Lakoff’s not suggesting the Right knew 40 years ago what brain scientists have slowly uncovered in recent years. He is telling us why their communications strategies have been so effective. He is telling us that language frames are in our brains. Words come with associations. When we use the term "tax relief" the word "burden" is activated within a network of neurons.

In the new book, Lakoff explores the power of narrative in politics. Narratives are a special kind of frame, and Lakoff helps clear up some confusion about frames, public storytelling, and our shared national narratives. Here’s just one of many ways Lakoff’s discussion of narrative might help.

For years it’s been said that we live in a "sound-bite" society. The ever-shrinking attention span of Americans – and the cost of time in the media – means we must say what we have to say in a few seconds. That’s the conventional wisdom.

But Lakoff’s discussion of the structure of frames and simple and complex narratives may revise this conventional thinking. We need to get the words right, but we need to tell our stories as well. The 6-second sound bite is embedded in and carried along by cultural narratives that extend far beyond the brief sound bite.

Conservatives tarred up the word "liberal" by telling stories about how liberals wanted to take money from those who earned it and give it to those who refused to work. That’s a story. Embedded in such a story, "liberal" became stigmatized.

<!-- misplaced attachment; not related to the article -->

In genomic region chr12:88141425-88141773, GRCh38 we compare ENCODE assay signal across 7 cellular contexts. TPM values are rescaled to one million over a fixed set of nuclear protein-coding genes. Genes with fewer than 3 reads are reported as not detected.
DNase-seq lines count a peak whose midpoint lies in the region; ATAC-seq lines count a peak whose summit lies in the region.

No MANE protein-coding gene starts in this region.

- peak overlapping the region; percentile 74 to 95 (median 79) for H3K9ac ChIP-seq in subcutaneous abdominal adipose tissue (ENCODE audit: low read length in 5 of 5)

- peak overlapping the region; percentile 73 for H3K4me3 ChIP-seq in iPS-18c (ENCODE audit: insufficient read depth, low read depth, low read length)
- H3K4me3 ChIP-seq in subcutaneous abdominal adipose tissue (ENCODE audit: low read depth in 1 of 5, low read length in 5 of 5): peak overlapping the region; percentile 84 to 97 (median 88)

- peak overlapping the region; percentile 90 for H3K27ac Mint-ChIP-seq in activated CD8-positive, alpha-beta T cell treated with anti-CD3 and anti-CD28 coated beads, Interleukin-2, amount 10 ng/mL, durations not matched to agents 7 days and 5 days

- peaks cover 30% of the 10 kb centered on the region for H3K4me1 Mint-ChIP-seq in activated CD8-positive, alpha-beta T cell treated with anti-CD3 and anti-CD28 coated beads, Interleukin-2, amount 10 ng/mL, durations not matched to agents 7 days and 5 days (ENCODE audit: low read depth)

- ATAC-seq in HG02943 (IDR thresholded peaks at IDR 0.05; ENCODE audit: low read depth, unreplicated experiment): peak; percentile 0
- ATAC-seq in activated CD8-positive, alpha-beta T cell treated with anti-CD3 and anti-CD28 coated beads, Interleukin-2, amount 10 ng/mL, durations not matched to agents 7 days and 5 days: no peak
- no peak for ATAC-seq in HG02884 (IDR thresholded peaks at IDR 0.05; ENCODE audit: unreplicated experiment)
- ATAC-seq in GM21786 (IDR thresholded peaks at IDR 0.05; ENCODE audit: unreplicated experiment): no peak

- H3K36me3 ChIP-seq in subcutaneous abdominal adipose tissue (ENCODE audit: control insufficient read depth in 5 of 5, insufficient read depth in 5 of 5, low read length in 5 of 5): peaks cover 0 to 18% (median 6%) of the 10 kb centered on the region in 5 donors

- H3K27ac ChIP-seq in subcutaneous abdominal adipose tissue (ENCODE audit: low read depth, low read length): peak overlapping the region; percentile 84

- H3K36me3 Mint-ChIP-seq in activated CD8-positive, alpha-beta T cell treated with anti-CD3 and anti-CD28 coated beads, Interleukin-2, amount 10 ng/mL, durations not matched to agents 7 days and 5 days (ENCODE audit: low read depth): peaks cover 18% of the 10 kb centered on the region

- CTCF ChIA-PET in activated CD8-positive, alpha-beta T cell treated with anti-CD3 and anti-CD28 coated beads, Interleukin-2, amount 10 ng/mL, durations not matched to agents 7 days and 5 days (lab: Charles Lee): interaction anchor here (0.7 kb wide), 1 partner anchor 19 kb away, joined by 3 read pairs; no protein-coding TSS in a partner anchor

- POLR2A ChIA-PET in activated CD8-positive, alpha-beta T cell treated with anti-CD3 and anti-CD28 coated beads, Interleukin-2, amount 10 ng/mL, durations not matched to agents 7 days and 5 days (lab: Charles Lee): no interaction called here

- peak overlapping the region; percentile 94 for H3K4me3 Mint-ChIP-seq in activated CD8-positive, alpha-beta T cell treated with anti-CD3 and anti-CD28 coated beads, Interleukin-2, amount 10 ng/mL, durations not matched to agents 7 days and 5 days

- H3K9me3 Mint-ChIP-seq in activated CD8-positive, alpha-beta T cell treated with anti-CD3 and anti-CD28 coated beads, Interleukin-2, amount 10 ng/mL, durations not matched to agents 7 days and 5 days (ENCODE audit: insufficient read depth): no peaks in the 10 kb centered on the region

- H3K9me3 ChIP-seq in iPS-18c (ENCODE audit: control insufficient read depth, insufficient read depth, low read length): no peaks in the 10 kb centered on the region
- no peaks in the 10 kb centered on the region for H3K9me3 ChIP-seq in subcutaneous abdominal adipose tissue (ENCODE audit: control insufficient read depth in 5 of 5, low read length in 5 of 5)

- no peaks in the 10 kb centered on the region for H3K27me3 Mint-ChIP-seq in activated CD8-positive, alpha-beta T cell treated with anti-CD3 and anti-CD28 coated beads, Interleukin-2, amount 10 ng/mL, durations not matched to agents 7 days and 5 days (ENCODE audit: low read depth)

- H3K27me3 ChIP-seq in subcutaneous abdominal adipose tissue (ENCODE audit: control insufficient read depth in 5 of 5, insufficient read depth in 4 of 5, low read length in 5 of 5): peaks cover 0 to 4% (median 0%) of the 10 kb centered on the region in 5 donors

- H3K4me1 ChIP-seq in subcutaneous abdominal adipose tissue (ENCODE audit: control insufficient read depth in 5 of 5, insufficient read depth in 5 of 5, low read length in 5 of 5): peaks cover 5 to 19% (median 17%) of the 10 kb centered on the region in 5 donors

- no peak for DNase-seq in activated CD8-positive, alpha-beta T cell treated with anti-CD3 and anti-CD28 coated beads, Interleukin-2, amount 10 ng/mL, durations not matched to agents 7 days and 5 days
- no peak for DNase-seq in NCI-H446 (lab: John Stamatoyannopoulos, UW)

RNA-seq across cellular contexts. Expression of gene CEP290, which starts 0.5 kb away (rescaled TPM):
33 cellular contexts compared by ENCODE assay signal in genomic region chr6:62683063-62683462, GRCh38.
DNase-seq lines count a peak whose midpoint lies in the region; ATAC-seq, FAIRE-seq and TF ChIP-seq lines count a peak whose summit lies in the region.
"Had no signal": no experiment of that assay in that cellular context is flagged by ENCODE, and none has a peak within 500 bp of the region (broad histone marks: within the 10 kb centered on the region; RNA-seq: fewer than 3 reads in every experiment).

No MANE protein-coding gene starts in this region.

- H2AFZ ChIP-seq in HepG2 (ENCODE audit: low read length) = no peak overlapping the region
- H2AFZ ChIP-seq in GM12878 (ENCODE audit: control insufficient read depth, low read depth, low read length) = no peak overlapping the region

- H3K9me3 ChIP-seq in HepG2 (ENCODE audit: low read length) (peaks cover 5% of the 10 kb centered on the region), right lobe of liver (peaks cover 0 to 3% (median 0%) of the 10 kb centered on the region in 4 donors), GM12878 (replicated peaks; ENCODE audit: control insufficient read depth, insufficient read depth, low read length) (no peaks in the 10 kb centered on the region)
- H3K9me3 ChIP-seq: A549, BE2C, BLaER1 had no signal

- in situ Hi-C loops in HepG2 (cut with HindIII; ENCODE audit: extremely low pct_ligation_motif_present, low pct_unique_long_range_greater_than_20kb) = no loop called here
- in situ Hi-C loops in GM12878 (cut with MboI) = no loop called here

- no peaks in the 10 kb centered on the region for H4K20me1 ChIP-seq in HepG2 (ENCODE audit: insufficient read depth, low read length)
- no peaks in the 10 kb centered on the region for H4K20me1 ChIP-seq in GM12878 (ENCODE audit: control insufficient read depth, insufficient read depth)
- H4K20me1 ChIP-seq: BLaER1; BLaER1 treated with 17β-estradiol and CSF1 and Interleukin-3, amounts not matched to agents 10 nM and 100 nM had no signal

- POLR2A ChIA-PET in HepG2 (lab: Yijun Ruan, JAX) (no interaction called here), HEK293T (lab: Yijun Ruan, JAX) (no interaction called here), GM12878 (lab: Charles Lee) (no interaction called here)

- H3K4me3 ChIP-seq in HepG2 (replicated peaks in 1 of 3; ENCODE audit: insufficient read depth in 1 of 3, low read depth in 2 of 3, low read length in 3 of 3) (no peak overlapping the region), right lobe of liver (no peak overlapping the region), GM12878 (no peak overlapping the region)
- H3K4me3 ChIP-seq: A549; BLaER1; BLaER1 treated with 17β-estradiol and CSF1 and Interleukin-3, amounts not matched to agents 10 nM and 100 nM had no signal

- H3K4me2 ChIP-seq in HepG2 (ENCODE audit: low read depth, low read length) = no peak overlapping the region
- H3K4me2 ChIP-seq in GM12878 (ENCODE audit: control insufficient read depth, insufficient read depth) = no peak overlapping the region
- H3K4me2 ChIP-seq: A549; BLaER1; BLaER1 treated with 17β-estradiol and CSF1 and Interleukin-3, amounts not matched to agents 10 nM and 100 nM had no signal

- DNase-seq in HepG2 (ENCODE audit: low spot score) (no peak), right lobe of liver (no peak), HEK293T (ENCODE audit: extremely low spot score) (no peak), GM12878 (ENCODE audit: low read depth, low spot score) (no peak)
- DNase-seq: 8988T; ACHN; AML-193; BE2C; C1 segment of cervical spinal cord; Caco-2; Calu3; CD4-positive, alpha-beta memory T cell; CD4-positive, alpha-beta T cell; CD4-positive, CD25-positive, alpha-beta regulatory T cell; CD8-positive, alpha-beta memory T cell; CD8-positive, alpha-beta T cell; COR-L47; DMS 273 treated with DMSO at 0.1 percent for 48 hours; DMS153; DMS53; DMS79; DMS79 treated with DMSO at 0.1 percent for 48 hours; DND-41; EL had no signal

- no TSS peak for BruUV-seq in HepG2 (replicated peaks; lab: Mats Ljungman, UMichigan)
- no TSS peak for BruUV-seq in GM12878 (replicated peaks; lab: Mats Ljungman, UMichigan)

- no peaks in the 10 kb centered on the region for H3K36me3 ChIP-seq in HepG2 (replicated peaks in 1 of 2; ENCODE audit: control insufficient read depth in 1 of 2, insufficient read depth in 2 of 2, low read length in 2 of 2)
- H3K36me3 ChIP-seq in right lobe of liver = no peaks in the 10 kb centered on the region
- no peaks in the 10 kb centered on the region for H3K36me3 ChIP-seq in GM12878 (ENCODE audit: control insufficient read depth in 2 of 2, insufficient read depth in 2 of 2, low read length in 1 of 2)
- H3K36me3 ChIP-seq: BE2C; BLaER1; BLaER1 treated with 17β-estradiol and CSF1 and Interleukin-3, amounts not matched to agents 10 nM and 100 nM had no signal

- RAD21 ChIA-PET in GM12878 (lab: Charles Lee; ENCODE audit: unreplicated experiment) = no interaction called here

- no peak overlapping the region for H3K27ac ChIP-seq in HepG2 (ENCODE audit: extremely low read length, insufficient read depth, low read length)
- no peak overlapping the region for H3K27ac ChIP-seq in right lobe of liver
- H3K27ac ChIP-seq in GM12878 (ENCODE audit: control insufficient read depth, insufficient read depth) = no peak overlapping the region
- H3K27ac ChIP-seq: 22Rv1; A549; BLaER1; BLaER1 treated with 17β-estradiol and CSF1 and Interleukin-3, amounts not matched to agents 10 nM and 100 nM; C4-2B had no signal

This gets to one of Lakoff’s most important points in the The Political Mind Western liberal political science and practice is still holding tight to the Enlightenment view of human rationality and reason that was new in the age of America’s founding. It’s not new anymore. It’s not correct, either. Humans are not universal reasoning machines who will always reach the right, true and just decision if given the unvarnished facts. Instead, we’re emotional creatures of habits and desires who don’t always know what’s really in our interests. There’s nothing the matter with Kansas that’s not the matter with all of us. We’re human, that’s all.

But while conservatives have been busy telling emotional stories that hook our imaginations, progressives (especially those more conservative progressives whom Lakoff labels "neo-liberals") give us lists of facts and statistics, assuming we’ll reason from these facts to the right conclusions.

Not only is this not effective, it prevents full and honest expression of the values behind progressive policy goals. We don’t talk of empathy or with empathy, we talk about unemployment statistics. We don’t talk about social responsibility, we talk about insurance company actuarial tables. And we don’t change many minds or hearts.

And that’s what Lakoff wants to help us do.